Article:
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Trump plans border visit as shutdown stretches into 3rd week (1 of ) Manuel Vildasol, photographed in Albuquerque, NM on Dec. 21, 2018, made his student loan payments through Ameritech. The company’s CEO, Brandon Frere, has been arrested by the FBI. Vildaso’s payments appear not to have been used to pay down his actual loan. (AP Photo/Craig Fritz) (2 of ) Manuel Vildasol, photographed in Albuquerque, NM on Dec. 21, 2018, made his student loan payments through Ameritech. The company’s CEO, Brandon Frere, has been arrested by the FBI. Vildaso’s payments appear not to have been used to pay down his actual loan. (AP Photo/Craig Fritz) (3 of ) Brandon Frere’s driveway gate to his home in the Occidental/Camp Meeker area, Thursday, Jan. 3, 2018. (Kent Porter / The Press Democrat) 2019 (4 of ) The website of Brandon Frere, CEO of Ameritech Financial. (PRESS DEMOCRAT PHOTO) (5 of ) Manuel Vildasol, photographed in Albuquerque, NM on Dec. 21, 2018, made his student loan payments through Ameritech. The company’s CEO, Brandon Frere, has been arrested by the FBI. Vildaso’s payments appear not to have been used to pay down his actual loan. (AP Photo/Craig Fritz) (6 of ) Manuel Vildasol, photographed in Albuquerque, NM on Dec. 21, 2018, made his student loan payments through Ameritech. The company’s CEO, Brandon Frere, has been arrested by the FBI. Vildaso’s payments appear not to have been used to pay down his actual loan. (AP Photo/Craig Fritz) (7 of ) Manuel Vildasol, photographed in Albuquerque, NM on Dec. 21, 2018, made his student loan payments through Ameritech. The company’s CEO, Brandon Frere, has been arrested by the FBI. Vildaso’s payments appear not to have been used to pay down his actual loan. (AP Photo/Craig Fritz) (8 of ) Manuel Vildasol, photographed in Albuquerque, NM on Dec. 21, 2018, made his student loan payments through Ameritech. The company’s CEO, Brandon Frere, has been arrested by the FBI. Vildaso’s payments appear not to have been used to pay down his actual loan. (AP Photo/Craig Fritz) (9 of ) Manuel Vildasol, photographed in Albuquerque, NM on Dec. 21, 2018, made his student loan payments through Ameritech. The company’s CEO, Brandon Frere, has been arrested by the FBI. Vildaso’s payments appear not to have been used to pay down his actual loan. (AP Photo/Craig Fritz) Student loan clients recount financial damage wrought by indicted Sonoma County executive ANDREW BEALE THE PRESS DEMOCRAT | January 5, 2019, 11:17PM | Updated 8 hours When he counted up his monthly losses 1½ years later, Manuel Vildasol realized a single phone call nearly five years ago to reduce his monthly student loan payment had cost him nearly $2,500 in fees he unwittingly allowed a student loan debt relief company to withdraw from his bank account. And to make matters worse, today at 63 he still has about $75,000 in college loans to repay. Vildasol, a former U.S. Marine, was a few months shy of turning 59 and working for a rural health care nonprofit in New Mexico when he called the American Financial Benefits Center in April 2014, a company founded and led by Sonoma County native Brandon Frere. A month after Frere became the first person nationwide to be charged criminally in addition to being sued by the Federal Trade Commission in early 2018 as part of its two-year “Game of Loans” operation targeting student loan debt relief companies’ alleged deceptive tactics, the number of customers prosecutors say he’s duped and the scope of the financial hardship they’ve suffered has become clear. Vildasol is only one of more than 40,000 people across the country allegedly deceived by AFBC and its two sister companies, Ameritech Financial and the Financial Education Benefits Center. Both also were run by Frere in Rohnert Park, according to court documents in the federal criminal case against him. After earning master’s degrees in business administration and human resource management from the University of Phoenix, Vildasol had about $70,000 in student loan debt and was looking to reduce his $350 monthly college loan payment. A friend referred him to AFBC, telling him the company had helped him repay his college loan quicker for less money. Vildasol spoke with an AFBC sales representative who told him he qualified for a federal program known as Public Service Loan Forgiveness. It would enable his loan to be forgiven if he consistently made monthly payments and continued working for a nonprofit for 10 years. The sales representative told Vildasol he could immediately cut his monthly college loan payments by claiming more dependents, including his grandchildren he took care of on weekends. Vildasol was led to believe that after paying a fee to AFBC for a few months, his student loan payments would be reduced to $49.70 a month. He pressured Vildasol to sign documents electronically, 25 pages in total filled with nearly incomprehensible small print, while still on the phone with him. The effects of signing those documents are still reverberating in Vildasol’s life. In a declaration to the FTC, the federal agency that accused Frere and his companies of engaging in deceptive and fraudulent business practices in the civil charges filed against them last year, Vildasol summed up his big mistake: “I trusted him.” Federal authorities accused Frere and his student loan debt relief companies of collecting a variety of fees from customers with the promise of reducing the financial burden of their college loans. Instead, prosecutors claimed Frere and his companies did not deliver what they promised and swindled $28 million from student loan borrowers from 2014 to 2018. Of that total, they alleged Frere transferred $9 million to his personal bank accounts. A federal judge in November took management control of the companies from Frere and placed them in the hands of an outside manager known as a receiver. The receiver froze the businesses’ assets and closed the companies at the end of November. ‘Pretty good rain’ to come: More storms ahead this week Thomas McNamara, the court-appointed receiver, indicated in a court filing in late December that Frere’s businesses won’t be reopened.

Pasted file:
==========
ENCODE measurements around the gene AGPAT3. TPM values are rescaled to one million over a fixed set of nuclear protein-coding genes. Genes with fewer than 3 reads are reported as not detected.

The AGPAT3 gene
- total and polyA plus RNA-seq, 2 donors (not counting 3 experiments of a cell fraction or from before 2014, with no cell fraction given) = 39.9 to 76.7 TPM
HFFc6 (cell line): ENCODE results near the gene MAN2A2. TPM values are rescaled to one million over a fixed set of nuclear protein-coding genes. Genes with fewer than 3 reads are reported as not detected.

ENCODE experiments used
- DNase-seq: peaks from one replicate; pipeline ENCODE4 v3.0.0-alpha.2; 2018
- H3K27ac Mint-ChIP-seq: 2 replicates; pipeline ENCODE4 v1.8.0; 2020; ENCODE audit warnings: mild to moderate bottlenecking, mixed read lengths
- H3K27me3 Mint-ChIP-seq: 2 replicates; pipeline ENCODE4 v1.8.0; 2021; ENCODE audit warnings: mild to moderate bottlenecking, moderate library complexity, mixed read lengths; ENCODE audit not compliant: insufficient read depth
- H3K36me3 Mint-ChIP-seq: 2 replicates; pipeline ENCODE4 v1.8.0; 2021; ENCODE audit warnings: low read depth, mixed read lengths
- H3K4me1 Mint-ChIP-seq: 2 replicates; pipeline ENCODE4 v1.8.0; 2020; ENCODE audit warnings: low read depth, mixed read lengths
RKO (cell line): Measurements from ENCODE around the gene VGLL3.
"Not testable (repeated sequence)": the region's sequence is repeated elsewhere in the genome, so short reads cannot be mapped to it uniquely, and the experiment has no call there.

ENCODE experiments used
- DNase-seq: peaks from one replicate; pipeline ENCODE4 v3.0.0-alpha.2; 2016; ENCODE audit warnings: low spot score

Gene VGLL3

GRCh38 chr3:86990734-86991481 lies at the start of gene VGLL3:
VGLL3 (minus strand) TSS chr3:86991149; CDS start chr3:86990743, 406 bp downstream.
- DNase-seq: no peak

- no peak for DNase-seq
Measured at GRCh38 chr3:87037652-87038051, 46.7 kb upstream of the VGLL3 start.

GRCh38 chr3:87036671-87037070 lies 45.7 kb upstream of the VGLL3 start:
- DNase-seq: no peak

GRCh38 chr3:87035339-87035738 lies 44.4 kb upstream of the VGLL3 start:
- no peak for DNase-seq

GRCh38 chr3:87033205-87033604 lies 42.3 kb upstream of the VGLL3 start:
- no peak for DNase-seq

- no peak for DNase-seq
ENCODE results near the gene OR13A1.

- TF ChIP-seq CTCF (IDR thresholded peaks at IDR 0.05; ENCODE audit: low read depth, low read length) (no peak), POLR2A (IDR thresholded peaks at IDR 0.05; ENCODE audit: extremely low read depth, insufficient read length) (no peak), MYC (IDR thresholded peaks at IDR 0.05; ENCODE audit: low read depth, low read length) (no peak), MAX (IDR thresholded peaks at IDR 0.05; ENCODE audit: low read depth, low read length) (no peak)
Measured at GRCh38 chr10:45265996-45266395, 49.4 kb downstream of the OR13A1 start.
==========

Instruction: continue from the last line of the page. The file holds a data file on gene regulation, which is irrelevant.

“We conclude that Defendants’ businesses cannot operate legally and profitably going forward,” McNamara wrote. “Deceptive and illegal practices are ingrained in, and are central to, the profitable operation of the business.”